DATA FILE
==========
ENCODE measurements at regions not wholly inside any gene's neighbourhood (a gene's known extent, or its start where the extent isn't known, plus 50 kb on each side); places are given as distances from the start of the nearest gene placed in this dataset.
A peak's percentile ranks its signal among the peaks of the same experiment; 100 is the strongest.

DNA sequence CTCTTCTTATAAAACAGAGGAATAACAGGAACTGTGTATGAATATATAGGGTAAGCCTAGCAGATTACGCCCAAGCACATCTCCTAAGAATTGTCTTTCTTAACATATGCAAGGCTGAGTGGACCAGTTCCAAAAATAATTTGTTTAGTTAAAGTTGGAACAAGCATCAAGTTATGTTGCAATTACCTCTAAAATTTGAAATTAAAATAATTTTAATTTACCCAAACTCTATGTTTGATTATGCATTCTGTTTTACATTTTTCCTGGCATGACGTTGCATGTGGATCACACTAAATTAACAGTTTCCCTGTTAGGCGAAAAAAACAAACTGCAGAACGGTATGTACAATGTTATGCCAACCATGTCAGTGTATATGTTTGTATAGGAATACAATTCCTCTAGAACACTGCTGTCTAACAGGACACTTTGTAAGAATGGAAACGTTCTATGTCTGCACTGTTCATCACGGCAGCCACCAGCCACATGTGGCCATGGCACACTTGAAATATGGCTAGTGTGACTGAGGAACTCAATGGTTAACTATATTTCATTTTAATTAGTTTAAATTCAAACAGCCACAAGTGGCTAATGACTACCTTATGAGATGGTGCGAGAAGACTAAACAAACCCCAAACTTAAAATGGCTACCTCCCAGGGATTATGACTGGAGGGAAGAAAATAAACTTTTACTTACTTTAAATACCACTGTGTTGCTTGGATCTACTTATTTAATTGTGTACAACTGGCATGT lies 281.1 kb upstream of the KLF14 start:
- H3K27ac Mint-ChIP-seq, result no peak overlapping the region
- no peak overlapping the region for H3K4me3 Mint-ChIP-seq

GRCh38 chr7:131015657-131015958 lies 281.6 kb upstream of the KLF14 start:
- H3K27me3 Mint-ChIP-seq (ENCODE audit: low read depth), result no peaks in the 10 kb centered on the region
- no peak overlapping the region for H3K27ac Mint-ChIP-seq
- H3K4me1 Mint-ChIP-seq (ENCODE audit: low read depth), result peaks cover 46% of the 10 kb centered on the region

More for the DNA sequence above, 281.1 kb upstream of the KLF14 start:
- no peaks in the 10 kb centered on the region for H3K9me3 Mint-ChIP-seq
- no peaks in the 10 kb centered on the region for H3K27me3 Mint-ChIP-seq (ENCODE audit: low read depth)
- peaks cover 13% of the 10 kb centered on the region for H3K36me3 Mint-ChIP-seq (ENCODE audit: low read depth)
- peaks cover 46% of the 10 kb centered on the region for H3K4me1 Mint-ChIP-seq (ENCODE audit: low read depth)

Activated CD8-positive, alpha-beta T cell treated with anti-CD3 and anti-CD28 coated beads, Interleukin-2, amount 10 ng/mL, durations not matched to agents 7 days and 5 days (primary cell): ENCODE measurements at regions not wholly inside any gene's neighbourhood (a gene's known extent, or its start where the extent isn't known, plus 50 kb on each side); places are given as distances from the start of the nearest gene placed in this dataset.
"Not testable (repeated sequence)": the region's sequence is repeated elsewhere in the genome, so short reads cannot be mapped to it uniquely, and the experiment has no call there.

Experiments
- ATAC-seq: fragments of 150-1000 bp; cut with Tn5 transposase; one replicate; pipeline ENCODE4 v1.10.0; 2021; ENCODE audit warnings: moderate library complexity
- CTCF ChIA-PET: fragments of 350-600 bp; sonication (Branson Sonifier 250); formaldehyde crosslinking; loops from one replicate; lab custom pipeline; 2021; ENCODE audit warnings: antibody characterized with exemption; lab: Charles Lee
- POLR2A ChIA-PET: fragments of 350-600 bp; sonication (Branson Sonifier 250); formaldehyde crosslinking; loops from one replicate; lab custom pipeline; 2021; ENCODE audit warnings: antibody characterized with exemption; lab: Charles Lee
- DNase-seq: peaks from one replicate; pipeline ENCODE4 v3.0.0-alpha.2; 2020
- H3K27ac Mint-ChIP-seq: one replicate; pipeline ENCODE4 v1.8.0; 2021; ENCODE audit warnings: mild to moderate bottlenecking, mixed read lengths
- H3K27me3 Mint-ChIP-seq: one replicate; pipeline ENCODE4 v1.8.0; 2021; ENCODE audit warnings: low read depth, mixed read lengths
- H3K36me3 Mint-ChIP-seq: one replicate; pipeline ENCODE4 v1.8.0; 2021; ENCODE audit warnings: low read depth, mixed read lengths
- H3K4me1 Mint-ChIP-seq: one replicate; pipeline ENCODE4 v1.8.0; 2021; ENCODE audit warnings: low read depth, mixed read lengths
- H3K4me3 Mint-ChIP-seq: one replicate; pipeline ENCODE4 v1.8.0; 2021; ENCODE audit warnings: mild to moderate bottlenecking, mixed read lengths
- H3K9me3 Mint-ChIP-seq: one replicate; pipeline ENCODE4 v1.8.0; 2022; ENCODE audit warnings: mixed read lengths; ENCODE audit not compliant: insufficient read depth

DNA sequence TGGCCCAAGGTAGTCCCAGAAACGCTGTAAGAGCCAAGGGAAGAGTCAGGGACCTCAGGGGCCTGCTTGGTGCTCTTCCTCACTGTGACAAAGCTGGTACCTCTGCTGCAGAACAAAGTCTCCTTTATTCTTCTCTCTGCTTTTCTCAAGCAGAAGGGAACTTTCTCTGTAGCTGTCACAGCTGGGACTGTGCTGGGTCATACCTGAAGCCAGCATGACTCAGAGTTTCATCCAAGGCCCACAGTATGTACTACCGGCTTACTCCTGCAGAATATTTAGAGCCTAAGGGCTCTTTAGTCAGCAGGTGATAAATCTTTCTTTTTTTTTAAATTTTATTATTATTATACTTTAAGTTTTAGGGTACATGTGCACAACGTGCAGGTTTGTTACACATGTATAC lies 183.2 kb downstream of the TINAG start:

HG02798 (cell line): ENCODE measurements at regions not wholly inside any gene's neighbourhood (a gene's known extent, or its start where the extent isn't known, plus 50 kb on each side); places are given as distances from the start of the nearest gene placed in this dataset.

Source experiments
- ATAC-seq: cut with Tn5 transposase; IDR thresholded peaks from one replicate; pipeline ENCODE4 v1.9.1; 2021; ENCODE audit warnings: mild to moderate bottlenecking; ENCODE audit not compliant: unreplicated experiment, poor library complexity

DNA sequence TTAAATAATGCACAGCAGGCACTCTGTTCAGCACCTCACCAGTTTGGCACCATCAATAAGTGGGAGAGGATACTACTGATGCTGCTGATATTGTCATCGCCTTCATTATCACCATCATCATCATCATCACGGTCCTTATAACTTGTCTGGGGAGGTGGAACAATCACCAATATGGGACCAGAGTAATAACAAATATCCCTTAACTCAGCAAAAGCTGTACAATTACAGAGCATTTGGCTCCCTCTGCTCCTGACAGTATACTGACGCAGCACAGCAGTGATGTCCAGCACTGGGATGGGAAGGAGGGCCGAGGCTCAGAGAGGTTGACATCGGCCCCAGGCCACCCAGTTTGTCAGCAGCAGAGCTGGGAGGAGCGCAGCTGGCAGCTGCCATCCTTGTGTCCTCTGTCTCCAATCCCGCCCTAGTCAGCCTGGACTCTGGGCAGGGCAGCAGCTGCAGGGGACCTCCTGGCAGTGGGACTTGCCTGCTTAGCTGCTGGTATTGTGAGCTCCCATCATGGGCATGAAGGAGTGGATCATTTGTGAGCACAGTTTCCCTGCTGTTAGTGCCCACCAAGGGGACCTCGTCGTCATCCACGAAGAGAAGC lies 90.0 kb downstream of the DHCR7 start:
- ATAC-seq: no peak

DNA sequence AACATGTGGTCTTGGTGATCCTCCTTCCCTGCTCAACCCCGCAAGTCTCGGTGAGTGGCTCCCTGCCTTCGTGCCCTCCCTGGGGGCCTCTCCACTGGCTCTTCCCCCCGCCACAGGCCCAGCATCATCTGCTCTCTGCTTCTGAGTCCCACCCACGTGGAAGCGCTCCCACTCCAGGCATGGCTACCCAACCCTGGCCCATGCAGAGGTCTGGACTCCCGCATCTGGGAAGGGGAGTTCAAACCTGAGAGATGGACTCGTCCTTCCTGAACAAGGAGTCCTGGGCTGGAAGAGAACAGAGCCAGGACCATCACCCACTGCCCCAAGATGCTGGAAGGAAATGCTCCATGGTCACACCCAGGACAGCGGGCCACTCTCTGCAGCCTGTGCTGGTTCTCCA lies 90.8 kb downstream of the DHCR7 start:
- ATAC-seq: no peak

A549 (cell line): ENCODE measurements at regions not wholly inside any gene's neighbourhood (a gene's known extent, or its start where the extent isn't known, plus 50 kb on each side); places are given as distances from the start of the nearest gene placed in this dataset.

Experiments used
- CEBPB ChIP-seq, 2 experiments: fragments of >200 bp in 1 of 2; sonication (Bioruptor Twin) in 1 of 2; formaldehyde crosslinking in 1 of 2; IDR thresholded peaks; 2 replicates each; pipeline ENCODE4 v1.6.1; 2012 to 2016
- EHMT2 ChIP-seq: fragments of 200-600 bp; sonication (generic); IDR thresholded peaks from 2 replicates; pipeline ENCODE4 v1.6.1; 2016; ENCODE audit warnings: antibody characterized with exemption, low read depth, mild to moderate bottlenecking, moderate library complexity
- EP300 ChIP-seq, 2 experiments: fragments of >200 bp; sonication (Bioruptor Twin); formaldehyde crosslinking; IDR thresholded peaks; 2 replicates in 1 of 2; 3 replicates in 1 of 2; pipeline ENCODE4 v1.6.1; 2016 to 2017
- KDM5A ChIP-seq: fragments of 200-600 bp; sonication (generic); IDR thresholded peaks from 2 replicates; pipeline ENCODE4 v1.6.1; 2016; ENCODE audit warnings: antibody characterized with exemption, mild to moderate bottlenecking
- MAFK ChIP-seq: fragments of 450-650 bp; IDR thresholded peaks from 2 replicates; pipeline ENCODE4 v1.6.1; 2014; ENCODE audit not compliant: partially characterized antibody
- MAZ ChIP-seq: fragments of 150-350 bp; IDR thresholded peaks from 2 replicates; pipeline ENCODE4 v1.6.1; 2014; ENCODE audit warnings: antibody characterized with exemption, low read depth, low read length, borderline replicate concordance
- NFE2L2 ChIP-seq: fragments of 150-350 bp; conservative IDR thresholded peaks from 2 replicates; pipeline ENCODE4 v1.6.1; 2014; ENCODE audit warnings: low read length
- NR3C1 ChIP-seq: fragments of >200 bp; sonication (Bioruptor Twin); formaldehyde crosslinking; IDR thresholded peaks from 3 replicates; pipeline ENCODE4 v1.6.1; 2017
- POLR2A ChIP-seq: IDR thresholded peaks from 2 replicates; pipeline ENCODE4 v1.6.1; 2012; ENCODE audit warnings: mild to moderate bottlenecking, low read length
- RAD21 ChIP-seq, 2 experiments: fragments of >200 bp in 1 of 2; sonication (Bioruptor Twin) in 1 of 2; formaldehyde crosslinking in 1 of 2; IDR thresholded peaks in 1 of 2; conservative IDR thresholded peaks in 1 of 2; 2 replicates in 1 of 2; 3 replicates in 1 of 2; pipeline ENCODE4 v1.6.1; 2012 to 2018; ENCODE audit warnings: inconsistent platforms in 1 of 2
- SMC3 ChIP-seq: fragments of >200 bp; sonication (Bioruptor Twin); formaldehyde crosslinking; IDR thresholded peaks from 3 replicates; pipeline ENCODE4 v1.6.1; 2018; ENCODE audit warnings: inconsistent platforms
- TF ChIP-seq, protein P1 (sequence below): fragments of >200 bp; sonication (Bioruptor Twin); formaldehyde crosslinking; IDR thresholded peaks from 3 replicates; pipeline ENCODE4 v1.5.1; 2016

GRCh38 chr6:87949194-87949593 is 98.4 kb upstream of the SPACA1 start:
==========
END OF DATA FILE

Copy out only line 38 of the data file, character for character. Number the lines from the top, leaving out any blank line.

- CEBPB ChIP-seq, 2 experiments: fragments of >200 bp in 1 of 2; sonication (Bioruptor Twin) in 1 of 2; formaldehyde crosslinking in 1 of 2; IDR thresholded peaks; 2 replicates each; pipeline ENCODE4 v1.6.1; 2012 to 2016